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Ted Wheeler

Mayor, City of Portland

main phone: 503-823-4120

Opinion line: 503-823-4127

1221 SW 4th Ave, Room 340, Portland, OR 97204

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Portland’s New Open Data Policy will Improve Public Trust and Build Civic Engagement

Portland’s New Open Data Policy will Improve Public Trust and Build Civic Engagement
City Council’s endorsement sets wheels in motion to create a policy and program to make more City data readily accessible to the community

On Wednesday, May 3rd, Portland City Council enthusiastically adopted an Open Data Ordinance to establish an Open Data Policy and Open Data Program in the City of Portland, culminating an effort that began with the passage of Resolution No. 36735 in 2009 declaring Portland’s commitment to Open Data.

“In 2009, Portland was the very first jurisdiction to declare its commitment to Open Data,” said Mayor Ted Wheeler. “Portland continues to be on the cutting edge, now taking this important next step to set up policies to implement an Open Data Program in the City.”

Establishing an Open Data Policy and Program and a system of data governance in the City of Portland will:

  • Increase transparency and improve public trust.
  • Build civic participation and engagement.
  • Improve access to data to inform and improve decision-making.
  • Reduce staff time devoted to responding to requests for City data.
  • Grow the likelihood of data-driven innovations in the private sector that increase the social and commercial value of City assets and improve the delivery of City services.

The Open Data Policy and Program are fundamental to the City of Portland’s Smart Cities efforts. Shared, standardized systems for collecting, managing, analyzing and distributing data are foundational requirements to meet Portland’s goals to use data to inform decisions, to design and evaluate policies and programs and to partner with the private sector to meet City goals around livability, affordability, safety, sustainability and equity.

“This program will bring a powerful tool to our residents, local businesses and mission-driven organizations,“ remarked Commissioner Dan Saltzman. “Open Data is about fostering transparency and efficiency in government.”

Advancing an Open Data policy for the City of Portland has been part of the City’s partnership with Bloomberg Philanthropies’ What Works Cities (WWC) initiative, which helps cities enhance their use of data and evidence to improve residents’ lives. Portland’s selection to the initiative was announced in September of 2016. The Bureau of Planning and Sustainability (BPS) has been leading the Open Data effort in partnership with the City Budget Office (CBO). BPS and CBO worked with technical experts from two of WWC’s partners, the Center for Government Excellence at Johns Hopkins University and the Sunlight Foundation, to develop the Open Data Ordinance.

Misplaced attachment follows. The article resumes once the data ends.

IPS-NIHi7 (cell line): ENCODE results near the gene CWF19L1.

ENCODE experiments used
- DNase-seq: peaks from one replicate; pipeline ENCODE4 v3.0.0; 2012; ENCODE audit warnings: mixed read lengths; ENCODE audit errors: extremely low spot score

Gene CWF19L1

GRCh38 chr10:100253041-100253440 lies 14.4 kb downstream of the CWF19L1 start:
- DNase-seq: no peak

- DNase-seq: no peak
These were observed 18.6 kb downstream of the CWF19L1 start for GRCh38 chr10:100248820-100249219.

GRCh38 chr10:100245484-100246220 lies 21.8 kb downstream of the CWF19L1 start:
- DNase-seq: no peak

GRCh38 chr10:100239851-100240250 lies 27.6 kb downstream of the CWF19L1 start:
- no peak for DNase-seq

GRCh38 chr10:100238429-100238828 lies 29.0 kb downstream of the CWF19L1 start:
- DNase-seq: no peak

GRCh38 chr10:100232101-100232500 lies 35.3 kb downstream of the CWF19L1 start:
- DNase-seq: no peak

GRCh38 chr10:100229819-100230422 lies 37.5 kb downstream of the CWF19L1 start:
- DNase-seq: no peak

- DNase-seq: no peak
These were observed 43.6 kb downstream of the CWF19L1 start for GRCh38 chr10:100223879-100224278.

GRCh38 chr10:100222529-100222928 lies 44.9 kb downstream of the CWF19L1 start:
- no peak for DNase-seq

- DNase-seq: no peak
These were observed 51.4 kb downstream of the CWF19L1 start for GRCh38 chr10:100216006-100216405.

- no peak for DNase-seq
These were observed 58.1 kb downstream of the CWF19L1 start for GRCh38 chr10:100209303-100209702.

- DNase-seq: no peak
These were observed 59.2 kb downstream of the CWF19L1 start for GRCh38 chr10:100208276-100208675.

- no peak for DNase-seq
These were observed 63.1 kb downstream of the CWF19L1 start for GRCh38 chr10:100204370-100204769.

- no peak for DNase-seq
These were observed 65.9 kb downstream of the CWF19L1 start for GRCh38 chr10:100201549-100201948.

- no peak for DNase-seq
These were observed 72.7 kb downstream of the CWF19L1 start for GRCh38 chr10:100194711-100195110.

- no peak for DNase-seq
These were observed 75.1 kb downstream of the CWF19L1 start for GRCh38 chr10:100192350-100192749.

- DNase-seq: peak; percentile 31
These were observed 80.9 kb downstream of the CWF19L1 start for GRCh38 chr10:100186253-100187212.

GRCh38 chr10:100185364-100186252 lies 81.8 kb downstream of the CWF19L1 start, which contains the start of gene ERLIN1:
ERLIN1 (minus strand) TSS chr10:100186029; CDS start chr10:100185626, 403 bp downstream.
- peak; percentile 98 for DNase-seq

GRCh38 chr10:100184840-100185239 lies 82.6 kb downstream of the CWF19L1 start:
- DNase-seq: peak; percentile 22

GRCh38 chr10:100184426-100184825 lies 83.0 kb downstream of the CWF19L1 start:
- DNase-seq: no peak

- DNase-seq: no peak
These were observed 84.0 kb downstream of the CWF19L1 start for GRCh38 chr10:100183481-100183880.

By adopting the Open Data Ordinance, City Council:

  • Established a general Open Data policy: The City will be committed to the publication, accessibility and equitable and widespread sharing of data collected and generated by all City bureaus and by private sector companies, non-profit organizations, academic universities and other parties working on behalf of the City. The City will strive to make data open by default.
  • Created an Open Data Program to implement the policy.
  • Established a Data Governance team, which will include representatives from multiple bureaus, to determine the overall direction of the Open Data Program, develop more specific data-sharing policies, and to engage external stakeholders in program design and implementation.

The Bureau of Planning and Sustainability is tasked with the initial implementation of the program, in partnership with the Mayor’s Office, the City Budget Office, the Bureau of Technology Services and other City bureaus.

“I think what is really before us here today is another way to advance the core values of our City around access and transparency, empowering the public, and ultimately being accountable,” commented Commissioner Nick Fish. “And when we get those right, there is greater public trust in our work.”

Mayor Wheeler added, “This is an essential first step to democratizing our data.”